The essence of friendship is equality. It must not develop into that inequality of power and gifts which is the essence of patronage. If it does, it will be destroyed. It must also be based on liking, mutual interest and shared feelings and thoughts. To ‘like’ someone is very different from ‘loving’ someone. I have heard people say that they love their parents (or their brothers and sisters), but do not really like them much. This is quite possible and, in the end, both are important. What is certain is that pretended friendship, where there is nothing in common and nothing to share, does not work.
Friendship is not a static thing. It is like a river, only meaningful if it is heading in some direction. It must always be developing, changing and expanding, absorbing new experiences. As someone once put it, ‘The English do not have friends; they have friends about things’. A shared activity or need is behind friendship. There are so many people in the world. Why spend time with just this one? Because one enjoys their company, they are ‘good fun’, amusing, supportive, kind. As we shall see, this often finds its strongest expression in playing games with them.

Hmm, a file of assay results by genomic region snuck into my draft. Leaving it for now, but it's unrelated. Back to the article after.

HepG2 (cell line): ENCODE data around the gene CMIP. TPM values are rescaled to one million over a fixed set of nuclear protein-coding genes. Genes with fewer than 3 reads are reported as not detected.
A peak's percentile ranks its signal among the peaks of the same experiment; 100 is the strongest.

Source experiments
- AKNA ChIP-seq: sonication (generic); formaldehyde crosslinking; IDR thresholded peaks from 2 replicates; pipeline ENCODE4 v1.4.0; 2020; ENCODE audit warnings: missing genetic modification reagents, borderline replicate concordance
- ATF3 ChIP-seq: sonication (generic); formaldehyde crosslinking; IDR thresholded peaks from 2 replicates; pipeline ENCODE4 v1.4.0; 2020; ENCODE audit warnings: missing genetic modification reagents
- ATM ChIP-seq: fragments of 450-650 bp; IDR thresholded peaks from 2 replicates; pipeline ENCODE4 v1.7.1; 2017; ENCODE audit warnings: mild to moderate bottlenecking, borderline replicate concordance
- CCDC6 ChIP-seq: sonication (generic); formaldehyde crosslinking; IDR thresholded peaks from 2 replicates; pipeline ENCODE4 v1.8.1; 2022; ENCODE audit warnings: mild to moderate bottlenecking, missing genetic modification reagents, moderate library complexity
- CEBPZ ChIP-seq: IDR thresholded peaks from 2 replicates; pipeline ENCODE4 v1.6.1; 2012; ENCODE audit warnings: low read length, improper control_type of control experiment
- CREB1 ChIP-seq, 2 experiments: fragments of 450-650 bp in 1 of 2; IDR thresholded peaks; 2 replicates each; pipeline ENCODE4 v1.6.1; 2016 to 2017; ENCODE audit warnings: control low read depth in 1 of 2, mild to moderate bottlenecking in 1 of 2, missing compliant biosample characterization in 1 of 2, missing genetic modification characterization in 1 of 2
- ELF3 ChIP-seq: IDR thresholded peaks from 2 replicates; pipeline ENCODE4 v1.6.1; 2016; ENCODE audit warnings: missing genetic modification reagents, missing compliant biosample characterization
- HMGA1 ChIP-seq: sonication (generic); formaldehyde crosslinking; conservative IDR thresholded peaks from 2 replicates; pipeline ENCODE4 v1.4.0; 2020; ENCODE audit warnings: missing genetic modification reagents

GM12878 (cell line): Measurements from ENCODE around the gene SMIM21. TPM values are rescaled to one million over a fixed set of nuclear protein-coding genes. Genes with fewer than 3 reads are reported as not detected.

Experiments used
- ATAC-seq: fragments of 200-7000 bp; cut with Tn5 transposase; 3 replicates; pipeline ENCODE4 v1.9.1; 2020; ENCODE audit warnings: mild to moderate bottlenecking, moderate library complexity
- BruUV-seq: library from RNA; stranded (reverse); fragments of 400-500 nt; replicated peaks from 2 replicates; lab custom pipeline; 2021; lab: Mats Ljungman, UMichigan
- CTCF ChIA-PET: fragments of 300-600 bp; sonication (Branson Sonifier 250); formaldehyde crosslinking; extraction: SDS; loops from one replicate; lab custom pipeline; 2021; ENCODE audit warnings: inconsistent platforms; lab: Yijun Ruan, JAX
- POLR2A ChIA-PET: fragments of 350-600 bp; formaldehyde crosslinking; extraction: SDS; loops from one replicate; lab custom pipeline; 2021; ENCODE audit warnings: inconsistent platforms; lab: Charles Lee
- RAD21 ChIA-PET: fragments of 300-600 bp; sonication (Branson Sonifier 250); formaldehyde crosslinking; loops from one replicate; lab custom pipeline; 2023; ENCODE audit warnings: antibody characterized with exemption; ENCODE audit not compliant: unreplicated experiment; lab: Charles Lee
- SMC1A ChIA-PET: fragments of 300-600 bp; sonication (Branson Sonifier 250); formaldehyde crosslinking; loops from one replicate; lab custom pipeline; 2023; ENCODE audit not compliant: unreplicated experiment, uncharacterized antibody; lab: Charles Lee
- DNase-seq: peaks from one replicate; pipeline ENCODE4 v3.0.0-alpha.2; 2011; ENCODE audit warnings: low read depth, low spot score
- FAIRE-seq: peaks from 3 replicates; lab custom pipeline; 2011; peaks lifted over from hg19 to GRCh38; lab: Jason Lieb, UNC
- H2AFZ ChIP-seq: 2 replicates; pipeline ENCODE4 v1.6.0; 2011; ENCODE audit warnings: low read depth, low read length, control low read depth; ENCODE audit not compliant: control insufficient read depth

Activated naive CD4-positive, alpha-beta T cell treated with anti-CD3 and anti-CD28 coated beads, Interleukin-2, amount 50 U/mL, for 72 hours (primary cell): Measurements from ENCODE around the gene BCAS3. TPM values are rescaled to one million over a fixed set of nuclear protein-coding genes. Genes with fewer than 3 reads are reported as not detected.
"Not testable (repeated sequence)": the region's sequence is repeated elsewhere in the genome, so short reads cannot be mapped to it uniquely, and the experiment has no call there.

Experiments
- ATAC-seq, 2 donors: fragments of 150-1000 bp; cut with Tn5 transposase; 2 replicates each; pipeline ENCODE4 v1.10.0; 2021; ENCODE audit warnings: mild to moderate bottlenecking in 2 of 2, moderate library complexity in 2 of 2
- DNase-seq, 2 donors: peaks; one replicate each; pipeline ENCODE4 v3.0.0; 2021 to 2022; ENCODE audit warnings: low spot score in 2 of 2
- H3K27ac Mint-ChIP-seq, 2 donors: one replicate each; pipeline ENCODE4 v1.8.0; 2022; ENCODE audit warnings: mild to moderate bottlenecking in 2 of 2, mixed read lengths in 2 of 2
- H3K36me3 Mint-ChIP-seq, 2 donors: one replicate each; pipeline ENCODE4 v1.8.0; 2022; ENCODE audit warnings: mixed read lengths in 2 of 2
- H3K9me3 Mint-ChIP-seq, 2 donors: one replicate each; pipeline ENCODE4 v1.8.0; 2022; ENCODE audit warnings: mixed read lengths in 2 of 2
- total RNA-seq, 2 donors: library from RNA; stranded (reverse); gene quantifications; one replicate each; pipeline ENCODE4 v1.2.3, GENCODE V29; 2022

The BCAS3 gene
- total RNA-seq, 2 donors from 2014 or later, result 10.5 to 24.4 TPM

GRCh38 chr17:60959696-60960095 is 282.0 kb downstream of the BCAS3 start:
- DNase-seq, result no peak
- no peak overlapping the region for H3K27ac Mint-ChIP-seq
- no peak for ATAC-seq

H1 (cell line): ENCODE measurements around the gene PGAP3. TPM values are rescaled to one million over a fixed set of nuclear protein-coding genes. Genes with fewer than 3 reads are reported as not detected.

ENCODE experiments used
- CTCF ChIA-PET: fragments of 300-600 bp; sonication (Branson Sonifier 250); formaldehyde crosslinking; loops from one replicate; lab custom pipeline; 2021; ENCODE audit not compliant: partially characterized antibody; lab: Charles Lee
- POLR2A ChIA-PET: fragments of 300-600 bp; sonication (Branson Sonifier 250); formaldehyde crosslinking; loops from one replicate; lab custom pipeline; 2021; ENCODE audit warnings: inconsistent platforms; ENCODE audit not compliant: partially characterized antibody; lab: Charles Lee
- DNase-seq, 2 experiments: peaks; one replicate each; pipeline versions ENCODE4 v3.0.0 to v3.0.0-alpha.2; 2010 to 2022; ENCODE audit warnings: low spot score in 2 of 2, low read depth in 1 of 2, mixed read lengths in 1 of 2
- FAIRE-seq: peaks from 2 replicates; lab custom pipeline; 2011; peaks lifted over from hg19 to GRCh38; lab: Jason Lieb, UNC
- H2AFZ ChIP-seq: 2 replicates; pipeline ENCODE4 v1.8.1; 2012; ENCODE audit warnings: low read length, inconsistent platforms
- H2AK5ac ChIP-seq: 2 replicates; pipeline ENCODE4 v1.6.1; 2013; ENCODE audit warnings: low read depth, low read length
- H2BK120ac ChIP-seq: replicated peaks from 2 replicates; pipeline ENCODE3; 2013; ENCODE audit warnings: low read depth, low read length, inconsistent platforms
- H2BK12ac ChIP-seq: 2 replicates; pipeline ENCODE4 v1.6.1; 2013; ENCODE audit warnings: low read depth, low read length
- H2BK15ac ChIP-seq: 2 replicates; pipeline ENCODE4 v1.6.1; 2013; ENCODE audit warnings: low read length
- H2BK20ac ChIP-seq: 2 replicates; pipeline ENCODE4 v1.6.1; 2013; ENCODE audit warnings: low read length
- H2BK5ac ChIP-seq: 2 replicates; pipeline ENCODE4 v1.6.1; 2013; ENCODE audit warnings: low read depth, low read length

Friends must not be manipulative and calculating. Friendship abides by a central rule of ethics, namely that ‘we should treat people as ends in themselves and not as a means to an end’. If you feel a friend is ‘using you’, then the friendship ends. Just as true love and beauty cannot be bought or sold, so friendship cannot be purchased. You cannot go to an agency and buy or hire a friend, while you certainly can hire a person’s mind or body for a particular task.
So friendship is about the long-term liking of two equal people for each other. In England this can be between people of the opposite sex or of different ages. Men can be friends with women, adults with children. Even husband and wife can be ‘friends’ as well as companions and sexual partners. This is a very old pattern. The historian Eileen Power described how medieval life is ‘full of married friends’. To a certain extent, the English can even be friends with their pets. As the novelist George Eliot the novelist put it, ‘Animals are such agreeable friends – they ask no questions, they pass no criticisms’. Pets are the only kind of friend we can buy, but even they have to be respected.
We have to work at friendship; it neither comes naturally nor does it remain without constant attention. Friends can be likened to an orchard. They have to be carefully planted, pruned and protected. They cannot, however, be turned into private and exclusive property. You will find throughout your life that one of the most difficult things is to share friends and sometimes to lose them.
Friendship often clashes with other ties, especially to our family and particularly our love partner. Yet when it works, it can be one of the deepest of all relationships. As a little girl you used to listen with me to Handel’s famous aria, based on the biblical story of the lament of King David over his murdered friend Jonathan. Handel’s music captures the depth of their love.